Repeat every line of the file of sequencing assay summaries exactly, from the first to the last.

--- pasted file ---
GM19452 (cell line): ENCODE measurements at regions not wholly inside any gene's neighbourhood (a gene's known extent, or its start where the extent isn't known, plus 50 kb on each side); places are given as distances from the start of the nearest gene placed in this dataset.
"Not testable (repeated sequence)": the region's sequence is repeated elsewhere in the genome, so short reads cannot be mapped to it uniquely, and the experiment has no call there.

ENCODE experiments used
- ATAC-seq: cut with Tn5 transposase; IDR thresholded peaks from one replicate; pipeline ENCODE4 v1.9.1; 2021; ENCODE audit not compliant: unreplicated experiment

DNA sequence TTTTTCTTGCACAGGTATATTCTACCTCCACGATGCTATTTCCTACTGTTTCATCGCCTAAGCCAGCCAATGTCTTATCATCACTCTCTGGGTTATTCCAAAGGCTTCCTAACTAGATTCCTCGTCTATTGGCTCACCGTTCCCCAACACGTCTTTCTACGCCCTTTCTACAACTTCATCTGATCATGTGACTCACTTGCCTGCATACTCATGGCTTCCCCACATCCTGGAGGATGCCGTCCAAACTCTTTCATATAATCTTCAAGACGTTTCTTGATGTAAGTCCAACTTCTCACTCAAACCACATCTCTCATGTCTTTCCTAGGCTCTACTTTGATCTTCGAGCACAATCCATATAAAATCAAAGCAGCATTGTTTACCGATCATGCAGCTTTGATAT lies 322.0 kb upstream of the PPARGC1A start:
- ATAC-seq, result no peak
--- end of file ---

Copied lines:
GM19452 (cell line): ENCODE measurements at regions not wholly inside any gene's neighbourhood (a gene's known extent, or its start where the extent isn't known, plus 50 kb on each side); places are given as distances from the start of the nearest gene placed in this dataset.
"Not testable (repeated sequence)": the region's sequence is repeated elsewhere in the genome, so short reads cannot be mapped to it uniquely, and the experiment has no call there.

ENCODE experiments used
- ATAC-seq: cut with Tn5 transposase; IDR thresholded peaks from one replicate; pipeline ENCODE4 v1.9.1; 2021; ENCODE audit not compliant: unreplicated experiment

DNA sequence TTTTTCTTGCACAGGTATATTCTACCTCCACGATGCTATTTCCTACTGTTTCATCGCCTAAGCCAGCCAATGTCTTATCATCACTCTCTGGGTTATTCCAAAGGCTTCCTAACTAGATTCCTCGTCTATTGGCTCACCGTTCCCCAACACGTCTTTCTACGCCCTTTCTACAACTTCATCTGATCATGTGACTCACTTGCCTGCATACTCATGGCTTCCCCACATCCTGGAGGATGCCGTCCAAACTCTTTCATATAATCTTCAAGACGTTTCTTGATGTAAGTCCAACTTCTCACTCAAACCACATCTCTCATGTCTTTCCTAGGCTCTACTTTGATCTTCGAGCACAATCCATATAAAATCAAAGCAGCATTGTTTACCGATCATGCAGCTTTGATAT lies 322.0 kb upstream of the PPARGC1A start:
- ATAC-seq, result no peak